What I read - Where the Mountain Meets the MoonWhere the Mountain Meets the Moon by Grace Lin (library e-book)

One of my young creative writing students inspired me to read this when she told me it’s her favorite book. I can see why! The writing is lush and sensory and the story warm and heartening. Inspired by her father’s stories, young Minli sets off to find The Man of the Moon, keeper of the Book of Fortune, to ask him how to improve her family’s financial situation. On her journey, she hears many new stories, makes many new friends, and discovers what constitutes a treasure. An all-around lovely book.

Books I started but haven’t finished:

You are a Badass by Jen Sincero (e-book)

I have seen this title in so many Instagram photos lately that I assumed it was a new book. Not so, apparently. Anyway, the title appealed to me. Plus I’m always going on about how boring I find self-help books, which sounds terrible to say. So I should quality: It’s not that the books themselves are necessarily boring and/or that I’m not interested in self-improvement. I’m very much so. I think of novels as a kind of self-help, through engagement with characters’s stories. Sharing their experiences makes me feel like I’m figuring things out and witnessing how to put change into effect. On the other hand, I tend to associate self-help books with being lectured, which doesn’t seem very fair at all, especially since I can’t think of a single self-help book I’ve read in the past 15 years. After reading (most of) Sincero’s book, it feels more like an amusing pep talk. I’ll finish it … one of these days.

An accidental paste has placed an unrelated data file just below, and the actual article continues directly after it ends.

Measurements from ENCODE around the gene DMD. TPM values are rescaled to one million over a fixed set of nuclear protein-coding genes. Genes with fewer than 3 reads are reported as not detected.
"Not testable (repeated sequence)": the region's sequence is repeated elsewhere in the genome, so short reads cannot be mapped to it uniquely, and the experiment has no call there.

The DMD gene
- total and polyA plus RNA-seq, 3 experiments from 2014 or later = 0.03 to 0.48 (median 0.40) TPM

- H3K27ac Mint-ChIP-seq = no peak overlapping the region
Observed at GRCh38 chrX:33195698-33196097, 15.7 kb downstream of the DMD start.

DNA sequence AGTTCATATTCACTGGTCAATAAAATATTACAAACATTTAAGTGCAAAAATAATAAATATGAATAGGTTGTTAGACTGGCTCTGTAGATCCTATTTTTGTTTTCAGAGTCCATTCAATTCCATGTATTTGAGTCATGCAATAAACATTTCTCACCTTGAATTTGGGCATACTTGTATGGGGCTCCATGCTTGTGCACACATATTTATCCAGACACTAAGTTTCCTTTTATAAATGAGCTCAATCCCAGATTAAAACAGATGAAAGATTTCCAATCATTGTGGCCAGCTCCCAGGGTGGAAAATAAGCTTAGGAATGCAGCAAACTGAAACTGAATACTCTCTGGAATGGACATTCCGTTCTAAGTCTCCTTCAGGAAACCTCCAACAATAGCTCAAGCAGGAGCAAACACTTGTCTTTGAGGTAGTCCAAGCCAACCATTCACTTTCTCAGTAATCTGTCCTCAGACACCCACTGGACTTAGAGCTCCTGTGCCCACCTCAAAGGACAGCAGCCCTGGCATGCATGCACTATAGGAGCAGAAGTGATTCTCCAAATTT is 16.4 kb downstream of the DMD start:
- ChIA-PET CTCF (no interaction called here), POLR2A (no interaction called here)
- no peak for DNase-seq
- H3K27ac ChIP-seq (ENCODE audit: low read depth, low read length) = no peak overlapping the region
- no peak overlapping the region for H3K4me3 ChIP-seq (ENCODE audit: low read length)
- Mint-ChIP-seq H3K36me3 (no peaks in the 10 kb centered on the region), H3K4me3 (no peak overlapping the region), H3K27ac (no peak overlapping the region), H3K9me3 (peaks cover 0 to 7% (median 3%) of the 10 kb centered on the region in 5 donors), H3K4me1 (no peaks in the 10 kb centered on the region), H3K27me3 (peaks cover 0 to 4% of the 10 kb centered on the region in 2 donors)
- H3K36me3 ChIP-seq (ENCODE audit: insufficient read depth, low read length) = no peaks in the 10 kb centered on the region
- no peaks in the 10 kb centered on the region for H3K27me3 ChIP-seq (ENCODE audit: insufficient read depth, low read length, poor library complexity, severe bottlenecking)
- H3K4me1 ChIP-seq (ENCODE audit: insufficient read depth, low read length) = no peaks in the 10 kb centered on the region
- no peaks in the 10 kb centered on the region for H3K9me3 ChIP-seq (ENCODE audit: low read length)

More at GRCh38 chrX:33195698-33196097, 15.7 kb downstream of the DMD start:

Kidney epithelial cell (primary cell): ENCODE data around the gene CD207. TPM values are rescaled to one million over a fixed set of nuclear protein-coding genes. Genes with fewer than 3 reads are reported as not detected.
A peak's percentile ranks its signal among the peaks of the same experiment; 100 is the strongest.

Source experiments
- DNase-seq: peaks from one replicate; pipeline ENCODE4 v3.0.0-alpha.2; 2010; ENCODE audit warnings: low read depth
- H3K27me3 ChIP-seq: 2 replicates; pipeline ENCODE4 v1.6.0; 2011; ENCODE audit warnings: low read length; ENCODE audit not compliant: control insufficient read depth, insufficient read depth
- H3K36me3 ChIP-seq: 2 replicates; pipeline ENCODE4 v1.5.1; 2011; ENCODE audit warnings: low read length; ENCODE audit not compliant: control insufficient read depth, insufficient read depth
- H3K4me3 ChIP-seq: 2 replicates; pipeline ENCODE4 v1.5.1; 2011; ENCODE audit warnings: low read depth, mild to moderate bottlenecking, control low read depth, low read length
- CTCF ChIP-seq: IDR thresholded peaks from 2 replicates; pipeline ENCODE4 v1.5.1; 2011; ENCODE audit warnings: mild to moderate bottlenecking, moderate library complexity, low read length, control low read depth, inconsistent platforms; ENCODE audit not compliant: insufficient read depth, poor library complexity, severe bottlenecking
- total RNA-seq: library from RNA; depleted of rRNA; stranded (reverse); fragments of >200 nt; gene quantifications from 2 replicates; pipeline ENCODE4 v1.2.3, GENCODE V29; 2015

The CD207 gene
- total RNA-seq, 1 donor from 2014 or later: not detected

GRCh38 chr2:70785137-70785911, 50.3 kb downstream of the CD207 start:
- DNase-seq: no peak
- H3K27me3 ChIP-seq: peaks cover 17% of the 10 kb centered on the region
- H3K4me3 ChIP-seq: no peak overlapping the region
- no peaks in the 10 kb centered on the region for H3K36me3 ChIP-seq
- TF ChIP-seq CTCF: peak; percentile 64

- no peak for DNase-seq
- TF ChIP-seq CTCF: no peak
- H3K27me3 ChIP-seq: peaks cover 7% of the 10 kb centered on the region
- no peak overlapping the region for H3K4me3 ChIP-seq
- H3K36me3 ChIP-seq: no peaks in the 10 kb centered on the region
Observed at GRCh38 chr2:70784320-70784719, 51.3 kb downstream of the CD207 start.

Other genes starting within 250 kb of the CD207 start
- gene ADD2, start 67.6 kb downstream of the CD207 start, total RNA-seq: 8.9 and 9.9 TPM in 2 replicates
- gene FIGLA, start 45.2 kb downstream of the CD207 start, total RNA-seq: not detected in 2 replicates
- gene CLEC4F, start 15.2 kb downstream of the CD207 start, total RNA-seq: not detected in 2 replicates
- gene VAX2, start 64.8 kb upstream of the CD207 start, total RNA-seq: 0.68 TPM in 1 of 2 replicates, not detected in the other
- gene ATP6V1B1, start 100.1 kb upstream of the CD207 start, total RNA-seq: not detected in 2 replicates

What I read - When Breath Becomes AirWhen Breath Becomes Air by Paul Kalanithi (hardcover)

This was my book club’s March pick. Things got busy. I got behind. Then the meeting date was upon us, and I’d only managed to read the first two chapters. I’ll be getting back to it this month.

Book I bought:

In March, I only bought three books, down two from January and February. Progress! I’ve already read one of them and started the other two. Though neither has grabbed me by the scruff of the neck with the urgency of a mama kitty, I’m confident I’ll end up finishing both.

You are a Badass by Jen Sincero

I don’t know. I kept seeing the cover (I’m not saying this in a whiny voice at all).